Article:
Part one of this tutorial focused on the description of the project and the server-side code. In this part, we write the client side code that is supposed to handle the drawing operations on an HTML canvas element.

As previously discussed, our web service is supposed to handle multiple separate whiteboards (which we call rooms). Therefore the client needs to know which room it is working on. To specify this, we pass the room name via a query string parameter, room. This parameter can then be read using a simple function (taken from the web via a quick Google search) that extracts the value of a parameter in the query string:

function get_param(name) {
    var url = location.href;
    name = name.replace(/[\[]/, "\\\[").replace(/[\]]/, "\\\]");
    var regexS = "[\\?&]" + name + "=([^&#]*)";
    var regex = new RegExp(regexS);
    var results = regex.exec(url);
    return results == null ? null : results[1];

The client side needs to store variables such as the room name, brush color, brush radius, and other objects in the memory for later use:

var ROOM = "0";
var COLOR = "black";
var RADIUS = 5;
var socket, canvas, context;

The layout of the app is fairly basic. It is made out of a full screen canvas with virtual dimensions of 1000×1000, a button for sending a clear signal, and a few buttons to change the brush color:

<canvas id="canvas" width="1000" height="1000"></canvas>
<div id="panel_tools">
<button class="action_button" onclick="clear_room();">Wipe</button>
<button class="color_button" style="background-color:black" onclick="change_color('black');">&nbsp;</button>
<button class="color_button" style="background-color:white" onclick="change_color('white');">&nbsp;</button>
<button class="color_button" style="background-color:green" onclick="change_color('green');">&nbsp;</button>
<button class="color_button" style="background-color:red" onclick="change_color('red');">&nbsp;</button>
<button class="color_button" style="background-color:blue" onclick="change_color('blue');">&nbsp;</button>
<button class="color_button" style="background-color:purple" onclick="change_color('purple');">&nbsp;</button>
<button class="color_button" style="background-color:orange" onclick="change_color('orange');">&nbsp;</button>

The color buttons simply call the change_color function with the specified color, which sets the brush color to the chosen one:

function change_color(color)
    COLOR = color;

The wipe button calls the clear_room function which sends a clear signal to the server:

function clear_room() {
    socket.emit("message", {
        "room": ROOM,
        "command": "clear"

As a response to the clear command, the server also sends its own clear command to all clients, telling them to wipe their canvas if they belong to this room:

function get_clear() {
    context.clearRect(0, 0, canvas.width, canvas.height);

The first time the page is loaded, the client sends the server a join command, resulting in the server sending the client a snapshot of the room. This message is handled by the get_room function, which iterates through the room data and draws everything in the room:

function get_room(room_data)
    room_data.forEach(function (e, i) {

Also whenever someone draws, the server sends the clients the information of that brush. So to summarize, here are the commands that are handled by the clients:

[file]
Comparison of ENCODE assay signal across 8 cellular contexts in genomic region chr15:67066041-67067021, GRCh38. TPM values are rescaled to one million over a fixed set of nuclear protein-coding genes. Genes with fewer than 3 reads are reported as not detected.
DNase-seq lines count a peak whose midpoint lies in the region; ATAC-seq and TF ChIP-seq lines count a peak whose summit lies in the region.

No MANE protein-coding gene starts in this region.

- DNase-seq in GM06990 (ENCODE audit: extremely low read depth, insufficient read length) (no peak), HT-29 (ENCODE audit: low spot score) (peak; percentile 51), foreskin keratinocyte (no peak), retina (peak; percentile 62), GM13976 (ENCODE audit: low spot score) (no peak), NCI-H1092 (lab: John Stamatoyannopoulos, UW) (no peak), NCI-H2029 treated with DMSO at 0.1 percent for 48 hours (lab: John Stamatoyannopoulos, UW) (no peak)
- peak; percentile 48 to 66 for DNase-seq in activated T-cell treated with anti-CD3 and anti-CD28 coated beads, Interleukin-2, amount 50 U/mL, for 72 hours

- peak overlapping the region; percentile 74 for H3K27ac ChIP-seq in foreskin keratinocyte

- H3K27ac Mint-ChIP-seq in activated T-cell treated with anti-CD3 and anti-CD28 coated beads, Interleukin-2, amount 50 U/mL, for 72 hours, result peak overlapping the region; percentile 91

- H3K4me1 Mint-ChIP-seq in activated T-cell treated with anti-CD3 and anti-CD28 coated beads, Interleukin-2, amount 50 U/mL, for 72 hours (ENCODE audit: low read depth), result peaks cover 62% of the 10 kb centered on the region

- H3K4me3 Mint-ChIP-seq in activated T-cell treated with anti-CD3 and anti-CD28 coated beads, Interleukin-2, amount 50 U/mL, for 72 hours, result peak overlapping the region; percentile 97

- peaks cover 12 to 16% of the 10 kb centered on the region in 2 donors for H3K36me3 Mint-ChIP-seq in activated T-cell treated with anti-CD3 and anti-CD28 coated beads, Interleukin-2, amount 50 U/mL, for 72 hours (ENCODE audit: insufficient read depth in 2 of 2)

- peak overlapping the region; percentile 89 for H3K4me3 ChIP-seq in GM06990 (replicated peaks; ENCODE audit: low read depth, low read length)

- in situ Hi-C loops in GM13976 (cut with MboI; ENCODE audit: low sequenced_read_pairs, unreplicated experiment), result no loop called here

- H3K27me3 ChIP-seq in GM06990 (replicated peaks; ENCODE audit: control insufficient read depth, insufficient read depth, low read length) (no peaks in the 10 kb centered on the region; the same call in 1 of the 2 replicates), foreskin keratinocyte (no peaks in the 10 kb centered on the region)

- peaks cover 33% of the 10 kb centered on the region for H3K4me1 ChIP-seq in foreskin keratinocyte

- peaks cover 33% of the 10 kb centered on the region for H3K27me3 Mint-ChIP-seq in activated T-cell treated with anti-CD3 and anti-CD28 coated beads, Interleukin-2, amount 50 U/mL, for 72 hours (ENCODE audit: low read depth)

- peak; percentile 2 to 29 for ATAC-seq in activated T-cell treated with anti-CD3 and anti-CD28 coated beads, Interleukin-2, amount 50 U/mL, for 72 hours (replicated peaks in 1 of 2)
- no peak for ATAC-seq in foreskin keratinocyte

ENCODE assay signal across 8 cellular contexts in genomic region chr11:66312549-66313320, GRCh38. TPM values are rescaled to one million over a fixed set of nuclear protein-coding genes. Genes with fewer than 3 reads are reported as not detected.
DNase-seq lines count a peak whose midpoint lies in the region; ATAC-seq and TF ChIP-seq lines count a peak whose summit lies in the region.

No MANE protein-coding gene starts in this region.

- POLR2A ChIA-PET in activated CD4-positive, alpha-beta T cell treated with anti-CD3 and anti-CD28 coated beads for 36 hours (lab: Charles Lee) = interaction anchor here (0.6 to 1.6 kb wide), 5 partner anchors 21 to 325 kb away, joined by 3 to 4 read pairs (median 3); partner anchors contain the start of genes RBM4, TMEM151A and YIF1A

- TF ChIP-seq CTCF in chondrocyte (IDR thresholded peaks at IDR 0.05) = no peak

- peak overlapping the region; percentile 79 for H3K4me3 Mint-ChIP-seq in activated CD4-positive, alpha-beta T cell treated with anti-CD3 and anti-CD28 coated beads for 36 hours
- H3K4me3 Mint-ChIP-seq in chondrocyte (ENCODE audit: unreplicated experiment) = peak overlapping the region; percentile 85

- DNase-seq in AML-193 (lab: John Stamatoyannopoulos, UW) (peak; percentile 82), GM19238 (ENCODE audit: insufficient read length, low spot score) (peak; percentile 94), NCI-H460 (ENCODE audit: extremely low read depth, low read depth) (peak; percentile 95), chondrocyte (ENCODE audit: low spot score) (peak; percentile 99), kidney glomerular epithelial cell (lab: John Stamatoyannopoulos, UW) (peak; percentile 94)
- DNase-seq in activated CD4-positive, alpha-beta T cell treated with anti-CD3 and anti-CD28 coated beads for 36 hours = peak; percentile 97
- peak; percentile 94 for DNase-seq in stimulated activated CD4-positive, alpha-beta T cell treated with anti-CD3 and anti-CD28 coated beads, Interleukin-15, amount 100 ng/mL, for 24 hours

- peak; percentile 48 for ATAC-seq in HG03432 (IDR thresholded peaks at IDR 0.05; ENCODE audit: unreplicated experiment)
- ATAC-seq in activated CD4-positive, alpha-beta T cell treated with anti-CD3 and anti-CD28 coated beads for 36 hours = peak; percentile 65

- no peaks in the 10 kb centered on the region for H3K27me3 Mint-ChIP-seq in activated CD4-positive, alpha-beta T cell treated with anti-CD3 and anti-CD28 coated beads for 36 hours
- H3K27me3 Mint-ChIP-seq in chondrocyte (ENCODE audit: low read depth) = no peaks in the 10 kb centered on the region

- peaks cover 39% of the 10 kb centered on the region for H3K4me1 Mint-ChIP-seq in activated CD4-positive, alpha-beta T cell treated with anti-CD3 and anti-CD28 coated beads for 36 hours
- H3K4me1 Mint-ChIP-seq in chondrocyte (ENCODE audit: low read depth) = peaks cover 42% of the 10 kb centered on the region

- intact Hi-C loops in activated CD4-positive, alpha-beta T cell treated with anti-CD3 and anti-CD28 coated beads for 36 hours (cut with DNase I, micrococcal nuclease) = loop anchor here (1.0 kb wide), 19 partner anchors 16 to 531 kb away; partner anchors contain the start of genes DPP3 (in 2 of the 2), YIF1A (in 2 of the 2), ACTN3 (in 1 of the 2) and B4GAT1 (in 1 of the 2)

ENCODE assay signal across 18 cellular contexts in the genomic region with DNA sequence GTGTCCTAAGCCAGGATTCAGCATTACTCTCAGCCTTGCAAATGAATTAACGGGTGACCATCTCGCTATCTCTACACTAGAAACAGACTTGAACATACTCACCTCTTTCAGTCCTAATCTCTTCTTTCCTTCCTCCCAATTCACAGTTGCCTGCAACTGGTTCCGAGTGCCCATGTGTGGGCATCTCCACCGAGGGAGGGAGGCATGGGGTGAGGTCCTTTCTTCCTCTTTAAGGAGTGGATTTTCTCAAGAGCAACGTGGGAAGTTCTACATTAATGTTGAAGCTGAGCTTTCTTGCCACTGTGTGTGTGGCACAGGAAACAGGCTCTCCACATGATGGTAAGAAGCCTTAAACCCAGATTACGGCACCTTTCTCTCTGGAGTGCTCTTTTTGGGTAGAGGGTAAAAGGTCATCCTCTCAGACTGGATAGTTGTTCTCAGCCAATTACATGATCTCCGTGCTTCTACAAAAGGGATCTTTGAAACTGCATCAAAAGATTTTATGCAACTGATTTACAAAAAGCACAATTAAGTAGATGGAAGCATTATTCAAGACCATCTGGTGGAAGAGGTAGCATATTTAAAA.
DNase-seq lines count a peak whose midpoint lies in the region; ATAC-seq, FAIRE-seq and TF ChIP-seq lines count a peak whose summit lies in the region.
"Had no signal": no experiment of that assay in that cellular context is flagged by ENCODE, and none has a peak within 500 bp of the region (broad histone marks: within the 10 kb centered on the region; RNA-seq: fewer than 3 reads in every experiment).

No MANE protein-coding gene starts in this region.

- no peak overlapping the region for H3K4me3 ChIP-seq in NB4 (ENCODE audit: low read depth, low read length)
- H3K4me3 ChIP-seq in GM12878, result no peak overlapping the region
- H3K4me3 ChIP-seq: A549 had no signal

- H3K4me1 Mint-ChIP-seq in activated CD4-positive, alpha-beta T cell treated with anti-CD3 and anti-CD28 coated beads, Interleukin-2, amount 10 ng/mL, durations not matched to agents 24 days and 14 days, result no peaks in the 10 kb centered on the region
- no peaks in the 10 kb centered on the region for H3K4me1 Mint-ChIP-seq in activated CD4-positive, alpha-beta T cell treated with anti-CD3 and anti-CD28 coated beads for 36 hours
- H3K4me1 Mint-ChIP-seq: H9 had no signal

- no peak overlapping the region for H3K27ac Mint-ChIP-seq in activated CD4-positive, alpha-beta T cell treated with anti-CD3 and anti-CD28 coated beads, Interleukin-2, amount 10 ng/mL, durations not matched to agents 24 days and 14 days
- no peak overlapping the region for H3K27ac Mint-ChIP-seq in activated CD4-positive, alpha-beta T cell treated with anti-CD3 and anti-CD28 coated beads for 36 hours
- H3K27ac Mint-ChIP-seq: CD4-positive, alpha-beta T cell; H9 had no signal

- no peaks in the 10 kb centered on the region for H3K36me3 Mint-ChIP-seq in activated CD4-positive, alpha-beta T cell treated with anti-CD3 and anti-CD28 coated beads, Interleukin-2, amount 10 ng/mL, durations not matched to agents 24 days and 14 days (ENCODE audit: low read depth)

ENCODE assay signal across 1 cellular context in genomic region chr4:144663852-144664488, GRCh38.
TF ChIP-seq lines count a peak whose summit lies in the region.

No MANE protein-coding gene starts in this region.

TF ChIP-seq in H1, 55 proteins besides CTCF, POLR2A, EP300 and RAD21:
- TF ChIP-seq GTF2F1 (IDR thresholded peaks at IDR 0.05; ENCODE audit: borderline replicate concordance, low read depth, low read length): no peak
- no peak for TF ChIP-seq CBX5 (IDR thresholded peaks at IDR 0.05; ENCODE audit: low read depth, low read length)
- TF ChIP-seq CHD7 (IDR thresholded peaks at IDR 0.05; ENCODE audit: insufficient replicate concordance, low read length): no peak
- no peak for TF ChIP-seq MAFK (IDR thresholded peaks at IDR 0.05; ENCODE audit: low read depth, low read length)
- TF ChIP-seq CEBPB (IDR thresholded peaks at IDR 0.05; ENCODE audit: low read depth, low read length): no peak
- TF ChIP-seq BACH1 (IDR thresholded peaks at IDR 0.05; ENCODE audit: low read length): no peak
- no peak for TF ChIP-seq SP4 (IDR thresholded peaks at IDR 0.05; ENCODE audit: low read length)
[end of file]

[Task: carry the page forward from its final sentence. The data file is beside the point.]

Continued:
if (msg["command"] == "draw") get_draw(msg["data"]);
if (msg["command"] == "clear") get_clear();
if (msg["command"] == "send_room") get_room(msg["data"]);

The get_draw function is responsible for drawing on the canvas. It assumes that the drawing data contains information such as the position of the object (in percentages, i.e. between 0.0 and 1.0), the radius of the brush, its color and the shape. Currently we only support circle for the shape:

function get_draw(draw_data)
    if (draw_data["shape"] == "circle")
        draw_data["x"] = (draw_data["x"] / 1000.0) * canvas.width;
        draw_data["y"] = (draw_data["y"] / 1000.0) * canvas.height;
        context.arc(draw_data["x"], draw_data["y"], draw_data["radius"], 0, 2 * Math.PI, false);
        context.fillStyle = draw_data["color"];

Now we need to map the mouse event handlers to functions that will allow the client to send draw messages to the server. The user can enable draw mode by clicking the mouse button, and disable it by releasing the mouse button. Draw signals containing brush data and click position in percentages are sent to the server on mouse move:

var draw_enabled = false;
function mouse_paint(event)
    if (!draw_enabled) return;
    var rect = canvas.getBoundingClientRect();
    var x = event.x - rect.left;
    var y = event.y -;
    socket.emit("message", {
        "room": ROOM,
        "command": "draw",
        "data": {
        "shape": "circle",
        "x": 1000.0 * (x / rect.width),
        "y": 1000.0 * (y / rect.height),
        "radius": RADIUS,
        "color": COLOR

function mouse_down(event)
    draw_enabled = true;

function mouse_move(event)

function mouse_up(event)
    draw_enabled = false;

The last step is to initialize everything and send a join message to begin the session:

function initialize() {
    ROOM = get_param("room");
    canvas = document.getElementById("canvas");
    context = canvas.getContext("2d");

    canvas.addEventListener("mousedown", mouse_down, false);
    canvas.addEventListener("mousemove", mouse_move, false);
    canvas.addEventListener("mouseup", mouse_up, false);

    socket = io();
    socket.on("servermessage", handle_message);
    socket.emit("message", {
    "room": ROOM,
    "command": "join"
window.addEventListener("load", initialize);